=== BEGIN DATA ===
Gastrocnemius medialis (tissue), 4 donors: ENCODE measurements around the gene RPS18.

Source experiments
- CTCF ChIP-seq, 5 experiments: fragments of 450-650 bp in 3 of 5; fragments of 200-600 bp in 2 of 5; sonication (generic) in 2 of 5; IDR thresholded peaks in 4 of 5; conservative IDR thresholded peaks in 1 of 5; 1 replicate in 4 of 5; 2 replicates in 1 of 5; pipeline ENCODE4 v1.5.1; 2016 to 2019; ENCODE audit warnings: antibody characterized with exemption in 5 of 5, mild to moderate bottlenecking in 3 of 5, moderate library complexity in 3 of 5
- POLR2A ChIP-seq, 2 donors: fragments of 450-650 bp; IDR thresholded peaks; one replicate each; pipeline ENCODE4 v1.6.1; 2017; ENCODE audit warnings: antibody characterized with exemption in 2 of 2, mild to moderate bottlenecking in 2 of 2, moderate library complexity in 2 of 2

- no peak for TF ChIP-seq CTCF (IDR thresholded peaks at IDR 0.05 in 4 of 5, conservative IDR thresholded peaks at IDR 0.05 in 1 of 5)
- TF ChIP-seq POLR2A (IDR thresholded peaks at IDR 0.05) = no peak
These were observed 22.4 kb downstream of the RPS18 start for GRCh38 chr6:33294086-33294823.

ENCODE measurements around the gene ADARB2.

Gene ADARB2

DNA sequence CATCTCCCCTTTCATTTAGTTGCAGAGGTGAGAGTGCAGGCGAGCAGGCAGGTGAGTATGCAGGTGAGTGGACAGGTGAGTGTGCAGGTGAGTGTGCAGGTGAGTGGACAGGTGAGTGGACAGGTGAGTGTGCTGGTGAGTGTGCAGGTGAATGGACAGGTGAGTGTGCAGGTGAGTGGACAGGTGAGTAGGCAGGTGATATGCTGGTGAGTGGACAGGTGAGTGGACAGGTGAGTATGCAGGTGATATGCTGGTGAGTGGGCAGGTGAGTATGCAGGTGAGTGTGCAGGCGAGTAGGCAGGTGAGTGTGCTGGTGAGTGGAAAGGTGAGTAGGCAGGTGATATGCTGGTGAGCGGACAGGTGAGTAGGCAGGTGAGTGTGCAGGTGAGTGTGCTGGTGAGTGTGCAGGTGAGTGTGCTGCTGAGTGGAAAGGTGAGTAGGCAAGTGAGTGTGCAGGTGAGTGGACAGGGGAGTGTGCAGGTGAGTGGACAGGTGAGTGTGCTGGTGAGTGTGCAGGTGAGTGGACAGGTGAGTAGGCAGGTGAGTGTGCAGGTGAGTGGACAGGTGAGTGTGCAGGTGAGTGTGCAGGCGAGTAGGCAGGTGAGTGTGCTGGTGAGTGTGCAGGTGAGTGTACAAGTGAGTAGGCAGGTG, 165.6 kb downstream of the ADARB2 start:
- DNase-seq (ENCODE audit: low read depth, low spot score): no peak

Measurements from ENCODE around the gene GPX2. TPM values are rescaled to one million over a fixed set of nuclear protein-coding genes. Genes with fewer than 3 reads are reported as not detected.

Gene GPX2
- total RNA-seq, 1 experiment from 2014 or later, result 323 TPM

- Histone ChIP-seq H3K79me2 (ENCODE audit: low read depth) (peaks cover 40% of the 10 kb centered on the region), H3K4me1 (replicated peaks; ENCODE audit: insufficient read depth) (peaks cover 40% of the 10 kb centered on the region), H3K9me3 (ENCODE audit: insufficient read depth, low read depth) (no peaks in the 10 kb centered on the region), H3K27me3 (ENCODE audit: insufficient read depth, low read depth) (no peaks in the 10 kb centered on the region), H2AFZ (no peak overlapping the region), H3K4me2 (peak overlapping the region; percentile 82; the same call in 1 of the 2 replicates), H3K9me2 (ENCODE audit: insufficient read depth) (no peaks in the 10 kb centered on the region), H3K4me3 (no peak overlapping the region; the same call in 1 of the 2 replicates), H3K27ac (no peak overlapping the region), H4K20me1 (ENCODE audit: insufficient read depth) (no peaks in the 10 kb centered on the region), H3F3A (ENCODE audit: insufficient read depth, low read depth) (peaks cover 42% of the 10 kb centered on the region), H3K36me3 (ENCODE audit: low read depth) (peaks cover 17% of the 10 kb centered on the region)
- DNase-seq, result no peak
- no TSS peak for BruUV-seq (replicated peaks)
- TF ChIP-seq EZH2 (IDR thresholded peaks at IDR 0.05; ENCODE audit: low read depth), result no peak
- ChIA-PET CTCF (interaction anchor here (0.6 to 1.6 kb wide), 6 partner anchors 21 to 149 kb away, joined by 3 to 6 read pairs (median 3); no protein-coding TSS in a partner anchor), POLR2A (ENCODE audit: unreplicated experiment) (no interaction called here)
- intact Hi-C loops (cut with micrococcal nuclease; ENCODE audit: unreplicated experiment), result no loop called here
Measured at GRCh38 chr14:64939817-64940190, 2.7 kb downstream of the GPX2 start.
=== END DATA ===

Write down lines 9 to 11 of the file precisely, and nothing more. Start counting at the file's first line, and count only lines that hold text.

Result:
Gene ADARB2

DNA sequence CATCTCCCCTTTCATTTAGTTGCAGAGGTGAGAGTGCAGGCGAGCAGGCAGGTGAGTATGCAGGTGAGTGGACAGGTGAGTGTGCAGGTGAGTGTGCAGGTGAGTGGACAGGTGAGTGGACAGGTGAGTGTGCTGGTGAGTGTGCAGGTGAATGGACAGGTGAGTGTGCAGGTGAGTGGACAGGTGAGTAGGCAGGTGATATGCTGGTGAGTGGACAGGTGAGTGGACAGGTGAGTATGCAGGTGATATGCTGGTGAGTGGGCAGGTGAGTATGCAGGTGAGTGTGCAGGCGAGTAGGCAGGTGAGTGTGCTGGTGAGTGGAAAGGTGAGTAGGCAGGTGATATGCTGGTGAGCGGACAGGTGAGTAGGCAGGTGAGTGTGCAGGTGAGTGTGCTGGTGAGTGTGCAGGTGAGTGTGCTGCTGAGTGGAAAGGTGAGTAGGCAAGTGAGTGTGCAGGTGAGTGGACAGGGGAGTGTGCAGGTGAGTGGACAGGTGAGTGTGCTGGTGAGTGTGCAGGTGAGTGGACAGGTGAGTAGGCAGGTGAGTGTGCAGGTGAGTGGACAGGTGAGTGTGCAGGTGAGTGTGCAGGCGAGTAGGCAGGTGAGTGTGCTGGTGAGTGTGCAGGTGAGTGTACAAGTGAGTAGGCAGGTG, 165.6 kb downstream of the ADARB2 start:
- DNase-seq (ENCODE audit: low read depth, low spot score): no peak